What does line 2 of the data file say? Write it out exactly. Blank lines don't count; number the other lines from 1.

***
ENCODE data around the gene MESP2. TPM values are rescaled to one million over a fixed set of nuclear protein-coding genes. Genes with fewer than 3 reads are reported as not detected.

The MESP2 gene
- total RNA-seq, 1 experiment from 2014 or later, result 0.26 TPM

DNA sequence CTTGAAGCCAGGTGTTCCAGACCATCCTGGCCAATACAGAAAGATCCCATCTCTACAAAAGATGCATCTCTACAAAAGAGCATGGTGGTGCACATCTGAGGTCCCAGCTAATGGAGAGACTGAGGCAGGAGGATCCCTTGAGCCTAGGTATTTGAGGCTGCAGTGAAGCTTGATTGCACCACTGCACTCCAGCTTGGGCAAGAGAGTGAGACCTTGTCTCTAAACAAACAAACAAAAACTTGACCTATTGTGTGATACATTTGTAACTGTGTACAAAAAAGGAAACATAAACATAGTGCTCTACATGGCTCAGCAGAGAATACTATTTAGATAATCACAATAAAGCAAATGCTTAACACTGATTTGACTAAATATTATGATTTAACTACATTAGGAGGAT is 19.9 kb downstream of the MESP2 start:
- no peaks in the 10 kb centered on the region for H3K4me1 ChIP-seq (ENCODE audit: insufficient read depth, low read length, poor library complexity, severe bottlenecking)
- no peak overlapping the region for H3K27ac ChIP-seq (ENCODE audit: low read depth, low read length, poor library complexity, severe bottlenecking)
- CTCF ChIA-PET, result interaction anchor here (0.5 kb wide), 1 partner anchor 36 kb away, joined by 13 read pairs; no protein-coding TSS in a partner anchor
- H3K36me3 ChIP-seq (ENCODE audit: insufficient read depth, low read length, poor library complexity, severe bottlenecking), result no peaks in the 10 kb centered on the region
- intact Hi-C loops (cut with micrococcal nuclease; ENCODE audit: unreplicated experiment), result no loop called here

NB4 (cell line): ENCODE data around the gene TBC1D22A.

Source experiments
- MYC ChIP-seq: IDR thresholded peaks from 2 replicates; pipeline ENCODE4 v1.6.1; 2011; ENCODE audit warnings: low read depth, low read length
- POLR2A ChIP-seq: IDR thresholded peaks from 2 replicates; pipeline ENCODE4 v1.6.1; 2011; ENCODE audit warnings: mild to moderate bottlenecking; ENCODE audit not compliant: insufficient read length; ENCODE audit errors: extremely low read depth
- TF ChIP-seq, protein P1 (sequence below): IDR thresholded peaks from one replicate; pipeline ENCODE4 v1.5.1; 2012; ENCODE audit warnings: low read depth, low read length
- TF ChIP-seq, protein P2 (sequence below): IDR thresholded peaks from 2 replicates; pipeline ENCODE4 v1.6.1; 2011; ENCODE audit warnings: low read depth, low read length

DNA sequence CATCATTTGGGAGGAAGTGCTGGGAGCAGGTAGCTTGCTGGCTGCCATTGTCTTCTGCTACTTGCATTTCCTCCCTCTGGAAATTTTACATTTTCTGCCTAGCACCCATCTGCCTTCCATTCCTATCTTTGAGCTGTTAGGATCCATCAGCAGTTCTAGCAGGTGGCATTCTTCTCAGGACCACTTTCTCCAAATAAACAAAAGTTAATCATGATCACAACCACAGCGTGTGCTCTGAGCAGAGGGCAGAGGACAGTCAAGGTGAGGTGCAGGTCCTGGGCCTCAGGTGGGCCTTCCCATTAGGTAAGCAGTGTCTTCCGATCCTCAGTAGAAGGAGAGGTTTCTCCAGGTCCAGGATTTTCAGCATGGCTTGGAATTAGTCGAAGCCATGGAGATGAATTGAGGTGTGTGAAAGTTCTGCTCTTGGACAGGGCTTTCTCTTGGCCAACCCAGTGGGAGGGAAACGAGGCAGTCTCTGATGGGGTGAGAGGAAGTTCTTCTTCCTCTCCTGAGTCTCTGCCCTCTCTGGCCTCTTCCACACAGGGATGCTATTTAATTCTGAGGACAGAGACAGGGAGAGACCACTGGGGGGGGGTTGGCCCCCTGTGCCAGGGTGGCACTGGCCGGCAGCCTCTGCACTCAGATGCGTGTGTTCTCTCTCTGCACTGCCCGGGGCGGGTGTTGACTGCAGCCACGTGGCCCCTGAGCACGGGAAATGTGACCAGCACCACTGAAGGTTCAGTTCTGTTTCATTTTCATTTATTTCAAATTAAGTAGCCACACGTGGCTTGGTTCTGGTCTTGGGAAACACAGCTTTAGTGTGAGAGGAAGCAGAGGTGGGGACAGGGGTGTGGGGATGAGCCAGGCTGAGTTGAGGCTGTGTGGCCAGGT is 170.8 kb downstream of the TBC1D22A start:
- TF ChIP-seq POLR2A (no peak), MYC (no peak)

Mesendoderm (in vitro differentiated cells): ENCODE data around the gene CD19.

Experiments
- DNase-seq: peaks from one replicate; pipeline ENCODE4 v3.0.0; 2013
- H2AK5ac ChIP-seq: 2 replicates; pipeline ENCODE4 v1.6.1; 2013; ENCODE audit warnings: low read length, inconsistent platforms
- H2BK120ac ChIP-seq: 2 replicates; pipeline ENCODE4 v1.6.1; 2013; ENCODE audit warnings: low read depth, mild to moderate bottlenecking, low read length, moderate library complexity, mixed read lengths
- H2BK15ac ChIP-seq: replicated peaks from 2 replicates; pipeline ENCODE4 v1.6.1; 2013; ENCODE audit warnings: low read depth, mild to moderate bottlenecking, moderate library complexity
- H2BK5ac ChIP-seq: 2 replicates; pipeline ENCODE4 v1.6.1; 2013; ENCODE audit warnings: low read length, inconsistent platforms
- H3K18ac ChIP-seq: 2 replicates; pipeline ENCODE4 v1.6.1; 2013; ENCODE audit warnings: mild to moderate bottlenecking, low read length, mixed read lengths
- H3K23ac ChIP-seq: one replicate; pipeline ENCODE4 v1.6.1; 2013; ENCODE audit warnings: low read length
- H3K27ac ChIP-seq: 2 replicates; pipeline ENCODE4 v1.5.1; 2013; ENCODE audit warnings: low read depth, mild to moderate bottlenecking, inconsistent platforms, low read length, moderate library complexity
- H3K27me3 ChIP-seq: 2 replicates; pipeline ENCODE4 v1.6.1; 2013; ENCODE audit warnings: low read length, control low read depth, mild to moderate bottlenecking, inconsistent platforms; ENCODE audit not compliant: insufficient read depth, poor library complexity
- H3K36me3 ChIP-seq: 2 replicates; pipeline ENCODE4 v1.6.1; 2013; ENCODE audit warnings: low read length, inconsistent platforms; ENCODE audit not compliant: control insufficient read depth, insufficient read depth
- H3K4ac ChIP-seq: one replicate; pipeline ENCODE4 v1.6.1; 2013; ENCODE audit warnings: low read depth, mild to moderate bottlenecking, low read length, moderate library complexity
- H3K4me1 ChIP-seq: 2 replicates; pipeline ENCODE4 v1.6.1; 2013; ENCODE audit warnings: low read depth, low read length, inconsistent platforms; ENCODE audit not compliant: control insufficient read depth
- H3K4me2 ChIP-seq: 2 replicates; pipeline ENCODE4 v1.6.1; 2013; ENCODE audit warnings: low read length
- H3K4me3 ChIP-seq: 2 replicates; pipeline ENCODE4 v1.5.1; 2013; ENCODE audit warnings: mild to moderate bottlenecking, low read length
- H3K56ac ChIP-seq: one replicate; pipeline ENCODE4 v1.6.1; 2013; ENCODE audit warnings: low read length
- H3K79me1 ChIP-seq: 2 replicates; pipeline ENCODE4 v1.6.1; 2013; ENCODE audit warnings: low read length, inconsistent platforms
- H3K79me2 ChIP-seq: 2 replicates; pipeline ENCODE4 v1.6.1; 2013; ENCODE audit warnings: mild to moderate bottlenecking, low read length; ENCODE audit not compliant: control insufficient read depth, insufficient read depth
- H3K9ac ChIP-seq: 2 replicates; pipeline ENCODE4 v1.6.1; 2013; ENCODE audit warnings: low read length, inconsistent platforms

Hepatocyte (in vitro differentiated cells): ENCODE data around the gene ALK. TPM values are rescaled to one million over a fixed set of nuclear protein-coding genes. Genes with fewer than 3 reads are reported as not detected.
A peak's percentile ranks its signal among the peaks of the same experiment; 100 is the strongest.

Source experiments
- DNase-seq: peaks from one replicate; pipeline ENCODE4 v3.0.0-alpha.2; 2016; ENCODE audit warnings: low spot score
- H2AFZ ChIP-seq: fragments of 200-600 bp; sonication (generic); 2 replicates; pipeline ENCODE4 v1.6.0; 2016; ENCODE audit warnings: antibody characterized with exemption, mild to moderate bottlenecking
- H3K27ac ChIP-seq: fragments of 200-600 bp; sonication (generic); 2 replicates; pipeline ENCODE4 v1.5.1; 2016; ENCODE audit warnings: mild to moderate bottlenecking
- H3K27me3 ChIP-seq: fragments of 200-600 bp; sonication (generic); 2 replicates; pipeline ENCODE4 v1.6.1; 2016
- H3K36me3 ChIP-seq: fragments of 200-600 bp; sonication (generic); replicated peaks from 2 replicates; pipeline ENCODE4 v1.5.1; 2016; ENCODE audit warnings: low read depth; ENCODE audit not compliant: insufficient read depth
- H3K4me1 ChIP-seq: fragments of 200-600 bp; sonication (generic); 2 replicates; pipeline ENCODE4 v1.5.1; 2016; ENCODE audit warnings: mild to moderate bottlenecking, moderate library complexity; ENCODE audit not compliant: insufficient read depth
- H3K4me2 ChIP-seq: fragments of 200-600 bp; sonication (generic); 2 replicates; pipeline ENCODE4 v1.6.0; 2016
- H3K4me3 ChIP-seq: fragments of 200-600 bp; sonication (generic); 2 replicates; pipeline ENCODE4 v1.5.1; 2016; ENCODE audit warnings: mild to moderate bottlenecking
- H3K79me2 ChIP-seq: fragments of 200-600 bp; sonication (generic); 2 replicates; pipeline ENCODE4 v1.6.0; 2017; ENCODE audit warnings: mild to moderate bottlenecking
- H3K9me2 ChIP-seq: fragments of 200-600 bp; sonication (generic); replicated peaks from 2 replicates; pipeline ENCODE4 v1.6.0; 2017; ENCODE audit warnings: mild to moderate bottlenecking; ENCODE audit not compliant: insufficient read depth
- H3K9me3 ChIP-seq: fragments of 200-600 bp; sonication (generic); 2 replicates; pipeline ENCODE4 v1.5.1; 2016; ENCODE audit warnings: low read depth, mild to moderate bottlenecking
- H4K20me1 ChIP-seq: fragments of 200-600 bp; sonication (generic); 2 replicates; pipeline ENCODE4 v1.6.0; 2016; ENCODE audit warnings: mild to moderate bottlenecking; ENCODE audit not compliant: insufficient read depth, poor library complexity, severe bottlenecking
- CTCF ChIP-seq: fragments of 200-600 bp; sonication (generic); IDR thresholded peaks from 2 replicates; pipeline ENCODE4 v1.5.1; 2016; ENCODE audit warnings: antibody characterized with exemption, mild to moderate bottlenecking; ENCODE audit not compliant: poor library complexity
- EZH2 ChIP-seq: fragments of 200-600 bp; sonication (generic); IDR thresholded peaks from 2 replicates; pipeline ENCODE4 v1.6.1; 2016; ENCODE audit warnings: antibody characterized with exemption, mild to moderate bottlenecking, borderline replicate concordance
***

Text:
The MESP2 gene